Although I do not necessarily see DOCU and its ilk as the proverbial canary in the coal mine for the broader market, it does serve to reinforce that investors are displaying a greater focus on quality as the economy has moved past the speculative recovery phase, which is a healthy development in my view. In response, we have created the Sabrient Quality Index Series comprising 5 broad-market and 5 sector-specific, rules-based, strategic beta and thematic indexes for ETF licensing, which we are pitching to various ETF issuers. Moreover, we continue to suggest staying long but hedged, with a balance between 1) value/cyclicals and 2) high-quality secular growers & dividend payers. Hedges might come from inverse ETFs, out-of-the-money put options, gold, and cryptocurrencies (I personally hold all of them).

In this periodic update, I provide a comprehensive market commentary, offer my technical analysis of the S&P 500 chart, review Sabrient’s latest fundamentals based SectorCast quant rankings of the ten US business sectors, and serve up some actionable ETF trading ideas. To summarize, our SectorCast rankings reflect a highly bullish bias, with the top two scorers being deep-cyclical sectors, Basic Materials and Energy, which are seeing surging forward EPS estimates and ultra-low forward PEG ratios (forward P/E divided by projected EPS growth rate) under 0.50. In addition, the technical picture is somewhat mixed and suggestive of a near-term pullback, although our sector rotation model maintains its bullish posture.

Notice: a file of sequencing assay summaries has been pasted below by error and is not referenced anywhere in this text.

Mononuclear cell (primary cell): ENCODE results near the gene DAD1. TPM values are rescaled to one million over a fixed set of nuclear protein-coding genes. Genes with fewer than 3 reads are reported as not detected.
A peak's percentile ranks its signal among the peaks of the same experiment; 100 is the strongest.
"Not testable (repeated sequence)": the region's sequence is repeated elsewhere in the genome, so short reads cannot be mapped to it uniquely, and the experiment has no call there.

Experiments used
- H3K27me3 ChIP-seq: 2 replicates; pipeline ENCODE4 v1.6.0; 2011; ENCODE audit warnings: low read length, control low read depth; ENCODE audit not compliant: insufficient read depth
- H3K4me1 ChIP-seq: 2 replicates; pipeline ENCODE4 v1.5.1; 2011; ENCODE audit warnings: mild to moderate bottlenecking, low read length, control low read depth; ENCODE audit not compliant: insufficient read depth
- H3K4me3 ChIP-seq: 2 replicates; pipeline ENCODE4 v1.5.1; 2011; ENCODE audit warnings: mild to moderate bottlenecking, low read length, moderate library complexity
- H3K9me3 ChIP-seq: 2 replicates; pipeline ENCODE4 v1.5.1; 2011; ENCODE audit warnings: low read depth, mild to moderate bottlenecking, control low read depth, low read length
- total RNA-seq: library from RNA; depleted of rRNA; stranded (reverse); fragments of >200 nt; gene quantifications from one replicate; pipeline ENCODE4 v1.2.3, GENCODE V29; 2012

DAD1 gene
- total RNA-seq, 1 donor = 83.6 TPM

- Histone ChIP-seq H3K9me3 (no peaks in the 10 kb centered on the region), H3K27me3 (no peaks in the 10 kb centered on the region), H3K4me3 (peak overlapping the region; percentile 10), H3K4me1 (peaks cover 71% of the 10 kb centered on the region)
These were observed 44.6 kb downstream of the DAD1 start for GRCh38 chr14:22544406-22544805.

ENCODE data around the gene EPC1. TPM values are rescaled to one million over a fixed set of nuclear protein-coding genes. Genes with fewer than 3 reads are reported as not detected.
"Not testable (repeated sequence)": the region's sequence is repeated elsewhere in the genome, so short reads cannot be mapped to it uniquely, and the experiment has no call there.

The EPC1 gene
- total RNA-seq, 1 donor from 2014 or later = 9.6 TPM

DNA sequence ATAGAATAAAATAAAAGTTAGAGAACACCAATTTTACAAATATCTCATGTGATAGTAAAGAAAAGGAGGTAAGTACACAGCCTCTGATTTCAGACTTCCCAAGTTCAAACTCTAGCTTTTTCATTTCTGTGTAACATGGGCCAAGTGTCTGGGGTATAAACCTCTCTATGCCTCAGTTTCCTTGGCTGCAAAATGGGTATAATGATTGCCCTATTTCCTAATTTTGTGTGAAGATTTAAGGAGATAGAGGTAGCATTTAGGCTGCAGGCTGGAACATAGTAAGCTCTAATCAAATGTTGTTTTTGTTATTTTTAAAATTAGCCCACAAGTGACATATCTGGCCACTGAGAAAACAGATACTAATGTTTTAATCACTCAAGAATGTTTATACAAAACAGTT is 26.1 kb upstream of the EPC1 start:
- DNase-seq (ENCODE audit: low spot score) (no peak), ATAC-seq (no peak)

By the way, Sabrient’s latest Q4 2021 Baker’s Dozen model portfolio is already displaying solid performance despite having a small-cap bias and equal weighted position sizes that would typically suggest underperformance during periods of elevated market volatility. It is up +5.3% since its 10/20/2021 launch through 12/10/2021 versus +4.1% for the cap-weighted S&P 500, +1.2% for the equal-weight S&P 500, and -3.3% for the Russell 2000. Also, last year’s Q4 2020 Baker’s Dozen model portfolio, which terminates next month on 1/20/2022, is looking good after 14 months of life with a gross return of +43%. As a reminder, our various portfolios – including Baker’s Dozen, Small Cap Growth, and Dividend – all employ our enhanced growth-at-a-reasonable-price (aka GARP) approach that combines value, growth, and quality factors while seeking a balance between secular growth and cyclical/value stocks and across market caps. Read on....